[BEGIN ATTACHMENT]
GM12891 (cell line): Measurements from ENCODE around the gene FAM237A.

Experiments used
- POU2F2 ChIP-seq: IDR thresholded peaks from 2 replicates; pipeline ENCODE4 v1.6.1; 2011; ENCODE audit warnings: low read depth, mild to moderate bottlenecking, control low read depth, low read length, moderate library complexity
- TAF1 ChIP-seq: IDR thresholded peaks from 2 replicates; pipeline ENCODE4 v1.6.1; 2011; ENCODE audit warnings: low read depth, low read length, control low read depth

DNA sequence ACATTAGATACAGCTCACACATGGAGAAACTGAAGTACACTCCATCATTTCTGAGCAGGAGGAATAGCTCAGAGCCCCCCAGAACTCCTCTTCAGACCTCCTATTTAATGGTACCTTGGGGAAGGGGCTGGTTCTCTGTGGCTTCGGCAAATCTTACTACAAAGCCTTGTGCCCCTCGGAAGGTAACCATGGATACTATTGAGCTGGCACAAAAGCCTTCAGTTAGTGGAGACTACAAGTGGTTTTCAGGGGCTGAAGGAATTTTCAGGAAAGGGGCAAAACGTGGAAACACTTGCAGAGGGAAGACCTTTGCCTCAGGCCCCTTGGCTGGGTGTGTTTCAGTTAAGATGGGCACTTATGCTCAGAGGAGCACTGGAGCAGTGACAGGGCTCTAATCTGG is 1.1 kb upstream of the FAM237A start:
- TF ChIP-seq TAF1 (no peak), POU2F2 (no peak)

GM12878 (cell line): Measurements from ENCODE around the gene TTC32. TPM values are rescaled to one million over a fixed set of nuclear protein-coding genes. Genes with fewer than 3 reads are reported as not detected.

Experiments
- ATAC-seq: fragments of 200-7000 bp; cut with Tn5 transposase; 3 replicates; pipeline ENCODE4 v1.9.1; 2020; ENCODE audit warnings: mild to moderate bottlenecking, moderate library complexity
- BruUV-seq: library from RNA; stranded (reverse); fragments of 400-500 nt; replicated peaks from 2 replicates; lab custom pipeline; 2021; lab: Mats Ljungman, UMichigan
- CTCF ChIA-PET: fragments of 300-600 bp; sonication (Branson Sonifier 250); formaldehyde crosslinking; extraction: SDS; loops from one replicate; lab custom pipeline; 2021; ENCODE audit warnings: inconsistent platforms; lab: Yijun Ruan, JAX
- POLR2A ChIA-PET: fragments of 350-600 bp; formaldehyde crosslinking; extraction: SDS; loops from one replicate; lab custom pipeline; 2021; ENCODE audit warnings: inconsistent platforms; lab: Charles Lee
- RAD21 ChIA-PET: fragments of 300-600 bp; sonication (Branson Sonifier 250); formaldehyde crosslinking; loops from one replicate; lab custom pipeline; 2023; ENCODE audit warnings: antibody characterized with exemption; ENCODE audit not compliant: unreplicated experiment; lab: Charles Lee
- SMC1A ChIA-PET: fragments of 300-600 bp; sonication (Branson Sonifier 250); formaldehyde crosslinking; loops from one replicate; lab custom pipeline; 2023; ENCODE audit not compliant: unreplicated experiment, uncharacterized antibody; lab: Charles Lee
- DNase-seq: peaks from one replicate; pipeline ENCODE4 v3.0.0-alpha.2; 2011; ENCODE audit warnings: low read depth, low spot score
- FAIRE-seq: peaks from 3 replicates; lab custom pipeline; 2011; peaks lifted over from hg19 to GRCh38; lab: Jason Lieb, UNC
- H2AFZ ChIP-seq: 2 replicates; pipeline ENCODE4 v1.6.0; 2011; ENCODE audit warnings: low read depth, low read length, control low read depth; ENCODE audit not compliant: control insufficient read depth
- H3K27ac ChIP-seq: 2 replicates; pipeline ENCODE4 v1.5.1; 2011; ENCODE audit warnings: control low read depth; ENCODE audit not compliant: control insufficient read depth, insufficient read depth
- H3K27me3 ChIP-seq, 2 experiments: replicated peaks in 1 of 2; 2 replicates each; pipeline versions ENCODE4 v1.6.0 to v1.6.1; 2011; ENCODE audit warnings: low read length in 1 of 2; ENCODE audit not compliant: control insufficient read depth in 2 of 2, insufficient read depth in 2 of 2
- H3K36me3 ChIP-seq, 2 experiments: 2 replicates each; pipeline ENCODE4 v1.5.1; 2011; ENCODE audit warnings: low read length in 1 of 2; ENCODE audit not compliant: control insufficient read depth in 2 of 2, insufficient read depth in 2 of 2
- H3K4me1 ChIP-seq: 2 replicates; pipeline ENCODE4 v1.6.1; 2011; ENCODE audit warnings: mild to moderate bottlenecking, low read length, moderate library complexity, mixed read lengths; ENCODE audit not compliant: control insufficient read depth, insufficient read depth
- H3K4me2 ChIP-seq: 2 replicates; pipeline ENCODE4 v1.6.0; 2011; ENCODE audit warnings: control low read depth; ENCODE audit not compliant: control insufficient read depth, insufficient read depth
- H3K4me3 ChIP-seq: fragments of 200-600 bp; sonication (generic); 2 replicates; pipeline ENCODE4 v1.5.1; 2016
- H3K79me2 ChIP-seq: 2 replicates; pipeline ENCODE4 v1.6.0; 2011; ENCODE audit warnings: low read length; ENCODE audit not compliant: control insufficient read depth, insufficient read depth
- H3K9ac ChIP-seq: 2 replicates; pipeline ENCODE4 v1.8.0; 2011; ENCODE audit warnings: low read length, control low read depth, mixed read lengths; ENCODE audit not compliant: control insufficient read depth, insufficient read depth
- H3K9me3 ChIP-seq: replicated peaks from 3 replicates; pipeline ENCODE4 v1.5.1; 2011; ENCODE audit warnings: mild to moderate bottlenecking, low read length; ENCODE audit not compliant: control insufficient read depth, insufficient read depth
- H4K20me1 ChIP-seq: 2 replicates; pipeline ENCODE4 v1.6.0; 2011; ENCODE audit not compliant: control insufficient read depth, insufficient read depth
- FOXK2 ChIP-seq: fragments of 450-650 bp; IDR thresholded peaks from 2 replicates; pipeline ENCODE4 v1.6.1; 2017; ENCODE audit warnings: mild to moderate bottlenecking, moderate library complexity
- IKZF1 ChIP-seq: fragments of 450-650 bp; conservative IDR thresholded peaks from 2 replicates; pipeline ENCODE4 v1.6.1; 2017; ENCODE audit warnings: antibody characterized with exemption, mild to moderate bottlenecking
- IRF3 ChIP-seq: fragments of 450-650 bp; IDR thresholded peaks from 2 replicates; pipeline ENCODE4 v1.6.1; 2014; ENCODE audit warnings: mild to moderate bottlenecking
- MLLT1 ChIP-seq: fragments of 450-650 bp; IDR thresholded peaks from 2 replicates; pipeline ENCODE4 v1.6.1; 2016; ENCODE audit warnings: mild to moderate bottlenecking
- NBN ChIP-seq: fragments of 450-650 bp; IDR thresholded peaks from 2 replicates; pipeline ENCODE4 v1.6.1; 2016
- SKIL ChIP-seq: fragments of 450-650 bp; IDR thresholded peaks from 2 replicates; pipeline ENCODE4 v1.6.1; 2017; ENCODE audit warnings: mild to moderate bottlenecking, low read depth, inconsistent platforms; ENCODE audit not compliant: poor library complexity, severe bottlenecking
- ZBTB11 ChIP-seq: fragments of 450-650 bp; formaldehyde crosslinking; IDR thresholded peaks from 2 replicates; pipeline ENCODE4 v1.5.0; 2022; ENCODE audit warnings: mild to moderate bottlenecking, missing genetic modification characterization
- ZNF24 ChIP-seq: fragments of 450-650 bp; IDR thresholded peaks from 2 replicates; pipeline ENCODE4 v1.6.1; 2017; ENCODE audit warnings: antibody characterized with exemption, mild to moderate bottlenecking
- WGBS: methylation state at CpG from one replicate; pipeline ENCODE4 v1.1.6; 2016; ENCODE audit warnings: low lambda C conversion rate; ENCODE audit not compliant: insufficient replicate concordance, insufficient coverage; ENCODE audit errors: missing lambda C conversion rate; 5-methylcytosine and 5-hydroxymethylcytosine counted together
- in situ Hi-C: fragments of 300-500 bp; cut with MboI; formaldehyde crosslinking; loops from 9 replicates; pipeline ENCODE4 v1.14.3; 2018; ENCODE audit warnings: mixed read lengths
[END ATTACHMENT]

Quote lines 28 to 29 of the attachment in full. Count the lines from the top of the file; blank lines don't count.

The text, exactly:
- FOXK2 ChIP-seq: fragments of 450-650 bp; IDR thresholded peaks from 2 replicates; pipeline ENCODE4 v1.6.1; 2017; ENCODE audit warnings: mild to moderate bottlenecking, moderate library complexity
- IKZF1 ChIP-seq: fragments of 450-650 bp; conservative IDR thresholded peaks from 2 replicates; pipeline ENCODE4 v1.6.1; 2017; ENCODE audit warnings: antibody characterized with exemption, mild to moderate bottlenecking